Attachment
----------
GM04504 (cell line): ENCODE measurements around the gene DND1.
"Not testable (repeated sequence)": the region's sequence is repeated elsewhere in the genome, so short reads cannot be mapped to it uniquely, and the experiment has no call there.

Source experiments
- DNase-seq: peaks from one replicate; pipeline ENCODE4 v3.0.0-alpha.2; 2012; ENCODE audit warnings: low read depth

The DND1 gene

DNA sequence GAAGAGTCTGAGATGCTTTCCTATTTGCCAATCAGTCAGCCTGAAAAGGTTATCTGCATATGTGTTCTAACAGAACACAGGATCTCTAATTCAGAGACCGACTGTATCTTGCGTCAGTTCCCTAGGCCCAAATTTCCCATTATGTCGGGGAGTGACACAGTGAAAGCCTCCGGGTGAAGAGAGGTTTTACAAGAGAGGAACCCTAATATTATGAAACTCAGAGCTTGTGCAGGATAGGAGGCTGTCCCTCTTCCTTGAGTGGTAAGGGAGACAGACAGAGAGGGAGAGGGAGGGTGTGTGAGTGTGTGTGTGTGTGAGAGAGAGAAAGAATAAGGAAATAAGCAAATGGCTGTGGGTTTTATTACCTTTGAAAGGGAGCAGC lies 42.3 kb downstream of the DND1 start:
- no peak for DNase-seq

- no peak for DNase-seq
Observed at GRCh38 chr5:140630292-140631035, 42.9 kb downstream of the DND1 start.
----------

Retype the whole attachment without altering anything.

GM04504 (cell line): ENCODE measurements around the gene DND1.
"Not testable (repeated sequence)": the region's sequence is repeated elsewhere in the genome, so short reads cannot be mapped to it uniquely, and the experiment has no call there.

Source experiments
- DNase-seq: peaks from one replicate; pipeline ENCODE4 v3.0.0-alpha.2; 2012; ENCODE audit warnings: low read depth

The DND1 gene

DNA sequence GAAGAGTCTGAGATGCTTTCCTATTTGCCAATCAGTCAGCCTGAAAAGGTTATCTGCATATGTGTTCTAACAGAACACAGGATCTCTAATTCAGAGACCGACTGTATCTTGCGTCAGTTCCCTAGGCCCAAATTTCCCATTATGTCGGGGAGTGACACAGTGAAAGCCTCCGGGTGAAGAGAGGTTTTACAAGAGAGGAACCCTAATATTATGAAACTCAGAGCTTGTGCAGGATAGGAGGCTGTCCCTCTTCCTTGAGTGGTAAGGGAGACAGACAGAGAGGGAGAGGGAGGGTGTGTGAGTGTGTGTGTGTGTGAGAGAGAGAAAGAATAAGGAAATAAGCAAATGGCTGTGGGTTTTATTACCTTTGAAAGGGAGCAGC lies 42.3 kb downstream of the DND1 start:
- no peak for DNase-seq

- no peak for DNase-seq
Observed at GRCh38 chr5:140630292-140631035, 42.9 kb downstream of the DND1 start.